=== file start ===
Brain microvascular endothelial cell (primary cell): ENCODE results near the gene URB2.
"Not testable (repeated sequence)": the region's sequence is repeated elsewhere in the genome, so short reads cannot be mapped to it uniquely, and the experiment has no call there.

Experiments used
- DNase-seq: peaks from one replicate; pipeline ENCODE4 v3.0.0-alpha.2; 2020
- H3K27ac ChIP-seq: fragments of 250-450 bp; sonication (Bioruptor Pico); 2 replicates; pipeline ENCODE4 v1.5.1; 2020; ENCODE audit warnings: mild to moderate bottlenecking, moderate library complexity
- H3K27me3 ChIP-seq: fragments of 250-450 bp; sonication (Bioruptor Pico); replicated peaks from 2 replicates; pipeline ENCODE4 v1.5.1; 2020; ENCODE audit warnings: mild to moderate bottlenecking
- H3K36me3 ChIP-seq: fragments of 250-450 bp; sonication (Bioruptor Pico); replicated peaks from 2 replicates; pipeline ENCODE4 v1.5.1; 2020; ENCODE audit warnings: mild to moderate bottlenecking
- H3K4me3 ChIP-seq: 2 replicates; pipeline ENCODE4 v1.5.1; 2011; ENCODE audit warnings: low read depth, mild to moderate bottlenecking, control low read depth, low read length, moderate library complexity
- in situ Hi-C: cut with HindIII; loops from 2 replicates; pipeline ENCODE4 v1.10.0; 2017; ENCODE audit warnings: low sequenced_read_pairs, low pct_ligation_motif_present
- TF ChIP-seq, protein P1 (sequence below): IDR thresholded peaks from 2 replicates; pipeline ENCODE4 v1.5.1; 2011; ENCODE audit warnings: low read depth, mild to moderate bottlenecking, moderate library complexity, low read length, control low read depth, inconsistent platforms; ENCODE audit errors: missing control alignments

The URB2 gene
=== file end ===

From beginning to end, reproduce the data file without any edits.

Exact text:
Brain microvascular endothelial cell (primary cell): ENCODE results near the gene URB2.
"Not testable (repeated sequence)": the region's sequence is repeated elsewhere in the genome, so short reads cannot be mapped to it uniquely, and the experiment has no call there.

Experiments used
- DNase-seq: peaks from one replicate; pipeline ENCODE4 v3.0.0-alpha.2; 2020
- H3K27ac ChIP-seq: fragments of 250-450 bp; sonication (Bioruptor Pico); 2 replicates; pipeline ENCODE4 v1.5.1; 2020; ENCODE audit warnings: mild to moderate bottlenecking, moderate library complexity
- H3K27me3 ChIP-seq: fragments of 250-450 bp; sonication (Bioruptor Pico); replicated peaks from 2 replicates; pipeline ENCODE4 v1.5.1; 2020; ENCODE audit warnings: mild to moderate bottlenecking
- H3K36me3 ChIP-seq: fragments of 250-450 bp; sonication (Bioruptor Pico); replicated peaks from 2 replicates; pipeline ENCODE4 v1.5.1; 2020; ENCODE audit warnings: mild to moderate bottlenecking
- H3K4me3 ChIP-seq: 2 replicates; pipeline ENCODE4 v1.5.1; 2011; ENCODE audit warnings: low read depth, mild to moderate bottlenecking, control low read depth, low read length, moderate library complexity
- in situ Hi-C: cut with HindIII; loops from 2 replicates; pipeline ENCODE4 v1.10.0; 2017; ENCODE audit warnings: low sequenced_read_pairs, low pct_ligation_motif_present
- TF ChIP-seq, protein P1 (sequence below): IDR thresholded peaks from 2 replicates; pipeline ENCODE4 v1.5.1; 2011; ENCODE audit warnings: low read depth, mild to moderate bottlenecking, moderate library complexity, low read length, control low read depth, inconsistent platforms; ENCODE audit errors: missing control alignments

The URB2 gene